This understanding is a challenge for everyone. The first thing we need to do, though, is to forget about the words “nothing” and “nothingness.” That is not what we are talking about at all.

In Thursday’s post, I quoted Kuan-Ting discussing Chih-i’s concept of the Threefold Truth (Emptiness, Conventional Existence, and the Middle Way):

. . . all entities are empty, [and yet] they are nevertheless provisionally existent, and that they are the middle between these extremes.”

Ancient painting of T'ien-t'ai master, Chih-i

As I stated in the post, Chih-i (538–597 CE) is considered the de facto founder of the T’ien-T’ai (“Celestial Terrace”) school. He was the first Chinese Buddhist to produce meditation manuals and the first Chinese Buddhist scholar to attempt to unify the various and contradictory Indian teachings. In the process, he developed a number of new doctrines, his work based mainly on the teachings of Nagarjuna. The Threefold Truth, then, was an expansion on Nagarjuna’s Two Truths.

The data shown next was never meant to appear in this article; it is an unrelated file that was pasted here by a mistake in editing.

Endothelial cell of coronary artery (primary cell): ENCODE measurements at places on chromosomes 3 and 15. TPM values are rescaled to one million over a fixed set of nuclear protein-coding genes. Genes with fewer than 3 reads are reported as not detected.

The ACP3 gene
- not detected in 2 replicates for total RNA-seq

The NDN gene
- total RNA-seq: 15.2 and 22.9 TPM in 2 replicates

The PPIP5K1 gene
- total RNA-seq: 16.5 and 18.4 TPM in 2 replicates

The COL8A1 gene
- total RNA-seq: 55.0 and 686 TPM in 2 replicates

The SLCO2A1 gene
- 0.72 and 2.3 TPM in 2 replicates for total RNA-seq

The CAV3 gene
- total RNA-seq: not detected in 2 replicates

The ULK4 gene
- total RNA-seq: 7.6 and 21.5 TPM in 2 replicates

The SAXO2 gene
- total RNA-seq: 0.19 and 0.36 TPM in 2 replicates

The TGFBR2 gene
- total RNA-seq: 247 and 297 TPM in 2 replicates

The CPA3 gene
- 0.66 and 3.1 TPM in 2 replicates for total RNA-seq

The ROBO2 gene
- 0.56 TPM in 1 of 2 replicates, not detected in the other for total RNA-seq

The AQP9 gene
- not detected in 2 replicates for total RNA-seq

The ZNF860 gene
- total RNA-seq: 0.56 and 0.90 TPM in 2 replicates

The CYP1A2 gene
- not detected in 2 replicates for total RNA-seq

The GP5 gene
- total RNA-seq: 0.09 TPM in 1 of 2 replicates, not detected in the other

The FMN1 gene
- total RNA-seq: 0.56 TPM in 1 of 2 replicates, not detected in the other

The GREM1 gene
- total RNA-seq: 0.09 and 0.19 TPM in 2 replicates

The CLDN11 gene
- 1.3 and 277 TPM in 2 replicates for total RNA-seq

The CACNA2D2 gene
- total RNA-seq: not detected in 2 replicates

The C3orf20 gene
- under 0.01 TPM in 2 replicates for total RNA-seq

Truth or satya, according to the Soothill dictionary of Buddhist terms, means “To judge, examine into, investigate . . .” In Buddha-dharma, truth is not arbitrary or arrived at through revelation. As one scholar, Yao-Yu Wu, puts it: “Truth is the investigation of reality, the principles of reality learned through investigation are called Truth.” This investigation is done primarily through the process of meditation.

In Fundamental Verses on The Middle Way, Nagarjuna says,

The teachings of the Buddha are based on two truths, the mundane and the ultimate. Those who do not know the distinction between these two do not understand the profound meaning in the teachings of the Buddha.”